GOP Looks to Fall to Complete Arkansas Turnover

by Andrew DeMillo, The Associated Press  on Wednesday, May. 21, 2014 7:24 am  

Sen. Mark Pryor, D-Ark. (left), and Rep. Tom Cotton, R-Ark.

Little Rock banking executive French Hill clinched the GOP nomination in a three-way race for a U.S. House seat, while state Rep. Bruce Westerman won the primary for a south Arkansas congressional seat. U.S. Rep. Tim Griffin easily won his party's nomination for lieutenant governor, a mostly ceremonial post he sought months after opting against seeking a third term in Congress.

The election also marked the first statewide enforcement of Arkansas' new voter ID law, which Republicans pushed through during the 2013 legislative session after claiming a majority for the first time since Reconstruction.

The number of contested GOP races was a twist for Arkansas, where Democrats were once so entrenched that the general election used to be effectively decided in the spring primary. In addition to controlling the statehouse, Republicans hold all but one of the seats in its congressional delegation.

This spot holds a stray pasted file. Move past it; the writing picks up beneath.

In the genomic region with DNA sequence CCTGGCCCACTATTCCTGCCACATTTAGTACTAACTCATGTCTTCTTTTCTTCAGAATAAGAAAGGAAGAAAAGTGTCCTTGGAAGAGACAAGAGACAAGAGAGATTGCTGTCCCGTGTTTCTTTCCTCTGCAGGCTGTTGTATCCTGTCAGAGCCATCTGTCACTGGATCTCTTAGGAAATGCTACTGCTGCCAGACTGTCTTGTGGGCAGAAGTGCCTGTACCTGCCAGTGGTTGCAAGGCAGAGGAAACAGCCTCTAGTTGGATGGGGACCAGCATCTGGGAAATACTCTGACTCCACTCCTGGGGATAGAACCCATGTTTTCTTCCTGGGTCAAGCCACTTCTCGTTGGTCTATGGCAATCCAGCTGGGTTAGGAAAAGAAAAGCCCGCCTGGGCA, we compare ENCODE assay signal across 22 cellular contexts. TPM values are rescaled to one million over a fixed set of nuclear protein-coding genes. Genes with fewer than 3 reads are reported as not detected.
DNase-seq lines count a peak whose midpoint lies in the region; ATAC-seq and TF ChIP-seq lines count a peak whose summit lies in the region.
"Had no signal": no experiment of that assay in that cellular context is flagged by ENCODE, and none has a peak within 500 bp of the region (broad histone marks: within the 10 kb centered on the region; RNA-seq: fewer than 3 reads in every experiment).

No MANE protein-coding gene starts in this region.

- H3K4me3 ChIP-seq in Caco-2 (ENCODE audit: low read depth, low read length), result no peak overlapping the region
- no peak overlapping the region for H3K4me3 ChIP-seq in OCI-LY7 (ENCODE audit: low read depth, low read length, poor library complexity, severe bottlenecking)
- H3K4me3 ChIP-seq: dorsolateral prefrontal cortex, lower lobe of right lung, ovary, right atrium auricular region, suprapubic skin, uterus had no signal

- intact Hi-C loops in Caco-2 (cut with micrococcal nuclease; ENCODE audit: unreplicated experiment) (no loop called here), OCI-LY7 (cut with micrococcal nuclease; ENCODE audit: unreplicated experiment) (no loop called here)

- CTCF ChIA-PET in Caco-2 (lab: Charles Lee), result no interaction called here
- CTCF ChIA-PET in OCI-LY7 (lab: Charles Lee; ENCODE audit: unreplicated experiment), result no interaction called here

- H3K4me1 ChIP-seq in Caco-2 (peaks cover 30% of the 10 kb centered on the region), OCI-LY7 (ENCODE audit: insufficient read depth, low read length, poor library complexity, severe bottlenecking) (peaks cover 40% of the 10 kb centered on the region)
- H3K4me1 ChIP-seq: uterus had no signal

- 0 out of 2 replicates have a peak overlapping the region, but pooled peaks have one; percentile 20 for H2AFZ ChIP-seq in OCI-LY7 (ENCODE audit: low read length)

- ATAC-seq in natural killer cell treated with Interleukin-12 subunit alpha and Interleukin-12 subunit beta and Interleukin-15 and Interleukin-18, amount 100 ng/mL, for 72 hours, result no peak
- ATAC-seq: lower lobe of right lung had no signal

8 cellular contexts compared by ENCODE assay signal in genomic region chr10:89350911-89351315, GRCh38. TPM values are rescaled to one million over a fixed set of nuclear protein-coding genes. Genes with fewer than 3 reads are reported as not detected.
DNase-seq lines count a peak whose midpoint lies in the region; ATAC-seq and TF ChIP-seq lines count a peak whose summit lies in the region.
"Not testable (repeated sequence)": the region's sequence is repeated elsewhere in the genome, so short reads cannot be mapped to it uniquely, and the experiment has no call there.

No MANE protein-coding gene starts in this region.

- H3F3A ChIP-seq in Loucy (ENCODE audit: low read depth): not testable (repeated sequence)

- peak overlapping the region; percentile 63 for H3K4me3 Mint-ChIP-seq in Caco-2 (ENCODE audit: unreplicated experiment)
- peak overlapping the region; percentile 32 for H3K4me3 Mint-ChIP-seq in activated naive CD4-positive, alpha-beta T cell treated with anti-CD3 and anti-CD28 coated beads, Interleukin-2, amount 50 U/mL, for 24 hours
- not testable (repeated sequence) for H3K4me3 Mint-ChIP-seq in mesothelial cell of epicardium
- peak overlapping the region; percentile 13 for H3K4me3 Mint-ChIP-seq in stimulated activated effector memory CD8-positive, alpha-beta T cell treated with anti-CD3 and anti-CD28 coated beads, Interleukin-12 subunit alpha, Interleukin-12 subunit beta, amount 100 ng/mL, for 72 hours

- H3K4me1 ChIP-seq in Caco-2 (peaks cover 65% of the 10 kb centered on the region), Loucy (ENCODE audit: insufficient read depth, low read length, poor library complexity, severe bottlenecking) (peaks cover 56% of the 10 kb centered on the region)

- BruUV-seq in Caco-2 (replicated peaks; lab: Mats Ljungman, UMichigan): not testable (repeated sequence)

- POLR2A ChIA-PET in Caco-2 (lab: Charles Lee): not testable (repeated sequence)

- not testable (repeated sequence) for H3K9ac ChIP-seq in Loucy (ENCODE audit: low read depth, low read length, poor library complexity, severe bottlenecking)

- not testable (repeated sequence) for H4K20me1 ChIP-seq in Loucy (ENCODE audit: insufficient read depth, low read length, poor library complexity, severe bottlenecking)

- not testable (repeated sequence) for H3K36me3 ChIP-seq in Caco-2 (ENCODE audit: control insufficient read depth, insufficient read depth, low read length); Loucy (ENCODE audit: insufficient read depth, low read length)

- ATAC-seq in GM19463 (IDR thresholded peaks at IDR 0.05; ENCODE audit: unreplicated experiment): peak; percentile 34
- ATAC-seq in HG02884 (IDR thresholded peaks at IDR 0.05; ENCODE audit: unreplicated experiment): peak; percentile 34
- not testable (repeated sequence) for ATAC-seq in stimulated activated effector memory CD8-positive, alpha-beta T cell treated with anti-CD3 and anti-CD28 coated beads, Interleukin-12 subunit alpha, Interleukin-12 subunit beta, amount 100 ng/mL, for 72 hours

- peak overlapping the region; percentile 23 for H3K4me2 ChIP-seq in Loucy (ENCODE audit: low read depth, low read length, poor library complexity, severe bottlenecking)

Hill defeated state Rep. Ann Clemmer and retired Army Col. Conrad Reynolds in the GOP race for central Arkansas' 2nd Congressional District, which is currently held by Griffin. He'll face former North Little Rock Mayor Pat Hays, who didn't have an opponent in the Democratic primary.

Westerman won the Republican nomination for the 4th Congressional District, defeating energy investor Tommy Moll. Cotton currently represents the district, which stretches across southern and western Arkansas. Westerman will face former Federal Emergency Management Agency Director James Lee Witt, who won the Democratic nomination unopposed.

Voter reaction was mixed to Arkansas' compromise plan to expand Medicaid under the federal health law. One supporter of the private option was voted out of the Senate, while another held back a challenger to win the GOP nomination for his seat. A state legislator who drummed up Republican support for the expansion was headed to the June 10 runoff election against a staunch opponent of the private option.

Republicans also faced an extended fight for the Republican nomination for attorney general, with Leslie Rutledge and David Sterling advancing to the runoff. The winner will face Democratic state Rep. Nate Steel in the fall.

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